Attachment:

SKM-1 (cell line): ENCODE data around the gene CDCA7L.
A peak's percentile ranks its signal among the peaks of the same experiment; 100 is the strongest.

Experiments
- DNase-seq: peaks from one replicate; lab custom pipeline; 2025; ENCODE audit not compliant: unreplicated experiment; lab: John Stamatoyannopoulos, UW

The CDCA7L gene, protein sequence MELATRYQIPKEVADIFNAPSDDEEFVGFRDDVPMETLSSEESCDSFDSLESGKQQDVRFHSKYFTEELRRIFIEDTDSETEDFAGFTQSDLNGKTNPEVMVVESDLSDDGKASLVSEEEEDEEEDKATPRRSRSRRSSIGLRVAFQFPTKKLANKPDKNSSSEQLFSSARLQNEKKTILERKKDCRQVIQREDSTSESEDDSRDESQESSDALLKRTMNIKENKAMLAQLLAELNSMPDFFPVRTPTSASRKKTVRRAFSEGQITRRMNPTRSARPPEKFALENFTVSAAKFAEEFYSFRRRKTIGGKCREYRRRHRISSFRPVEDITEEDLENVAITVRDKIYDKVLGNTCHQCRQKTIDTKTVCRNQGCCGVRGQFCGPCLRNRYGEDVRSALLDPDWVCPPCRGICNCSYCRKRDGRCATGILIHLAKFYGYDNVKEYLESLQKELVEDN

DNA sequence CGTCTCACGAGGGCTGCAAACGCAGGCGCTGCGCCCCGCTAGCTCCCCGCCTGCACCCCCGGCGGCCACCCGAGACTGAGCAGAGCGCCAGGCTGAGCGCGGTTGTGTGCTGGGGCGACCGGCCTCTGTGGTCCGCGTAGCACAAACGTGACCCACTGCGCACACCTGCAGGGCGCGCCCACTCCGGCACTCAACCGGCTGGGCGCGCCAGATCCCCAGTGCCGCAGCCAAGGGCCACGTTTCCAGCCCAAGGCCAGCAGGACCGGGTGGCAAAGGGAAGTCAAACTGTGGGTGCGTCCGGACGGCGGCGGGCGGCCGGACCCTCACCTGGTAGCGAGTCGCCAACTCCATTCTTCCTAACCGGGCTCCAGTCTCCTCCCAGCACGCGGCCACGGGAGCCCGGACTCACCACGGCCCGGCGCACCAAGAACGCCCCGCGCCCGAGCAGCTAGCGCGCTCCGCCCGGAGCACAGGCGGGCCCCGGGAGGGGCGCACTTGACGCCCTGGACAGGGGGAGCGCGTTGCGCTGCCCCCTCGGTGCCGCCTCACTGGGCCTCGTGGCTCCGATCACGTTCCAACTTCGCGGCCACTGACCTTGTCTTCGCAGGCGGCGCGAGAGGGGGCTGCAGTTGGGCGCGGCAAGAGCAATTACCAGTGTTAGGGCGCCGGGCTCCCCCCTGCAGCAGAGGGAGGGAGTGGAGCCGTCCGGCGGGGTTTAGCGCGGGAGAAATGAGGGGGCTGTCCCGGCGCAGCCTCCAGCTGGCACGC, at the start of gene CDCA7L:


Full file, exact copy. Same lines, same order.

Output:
SKM-1 (cell line): ENCODE data around the gene CDCA7L.
A peak's percentile ranks its signal among the peaks of the same experiment; 100 is the strongest.

Experiments
- DNase-seq: peaks from one replicate; lab custom pipeline; 2025; ENCODE audit not compliant: unreplicated experiment; lab: John Stamatoyannopoulos, UW

The CDCA7L gene, protein sequence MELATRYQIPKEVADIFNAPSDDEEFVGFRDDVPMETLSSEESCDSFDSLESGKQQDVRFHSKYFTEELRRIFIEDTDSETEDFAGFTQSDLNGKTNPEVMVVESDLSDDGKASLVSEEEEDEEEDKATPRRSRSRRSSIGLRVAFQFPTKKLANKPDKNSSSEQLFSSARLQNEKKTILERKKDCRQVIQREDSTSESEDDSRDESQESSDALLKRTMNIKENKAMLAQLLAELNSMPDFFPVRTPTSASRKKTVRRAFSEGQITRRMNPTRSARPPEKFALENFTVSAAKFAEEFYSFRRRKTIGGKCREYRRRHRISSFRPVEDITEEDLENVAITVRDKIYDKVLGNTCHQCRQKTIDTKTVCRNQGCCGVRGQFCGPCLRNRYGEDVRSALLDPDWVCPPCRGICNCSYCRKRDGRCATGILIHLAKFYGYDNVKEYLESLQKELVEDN

DNA sequence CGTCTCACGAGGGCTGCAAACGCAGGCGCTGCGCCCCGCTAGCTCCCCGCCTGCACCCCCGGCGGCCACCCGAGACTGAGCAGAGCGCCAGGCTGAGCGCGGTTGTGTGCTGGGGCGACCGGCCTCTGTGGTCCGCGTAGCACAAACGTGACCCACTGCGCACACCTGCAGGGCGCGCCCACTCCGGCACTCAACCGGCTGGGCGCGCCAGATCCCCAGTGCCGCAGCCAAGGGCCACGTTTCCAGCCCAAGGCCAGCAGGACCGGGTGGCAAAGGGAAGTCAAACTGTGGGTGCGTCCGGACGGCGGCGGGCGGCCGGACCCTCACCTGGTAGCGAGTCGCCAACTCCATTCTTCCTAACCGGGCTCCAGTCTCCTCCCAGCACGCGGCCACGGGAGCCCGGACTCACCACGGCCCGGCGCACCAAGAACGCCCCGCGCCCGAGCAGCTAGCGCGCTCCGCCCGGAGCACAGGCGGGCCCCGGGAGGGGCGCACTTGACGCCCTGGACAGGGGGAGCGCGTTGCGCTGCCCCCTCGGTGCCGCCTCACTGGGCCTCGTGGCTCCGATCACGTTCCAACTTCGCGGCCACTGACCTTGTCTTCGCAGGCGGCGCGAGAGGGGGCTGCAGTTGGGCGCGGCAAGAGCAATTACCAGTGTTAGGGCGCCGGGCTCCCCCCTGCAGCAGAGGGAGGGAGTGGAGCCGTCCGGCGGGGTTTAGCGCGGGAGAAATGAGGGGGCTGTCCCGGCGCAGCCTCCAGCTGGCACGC, at the start of gene CDCA7L: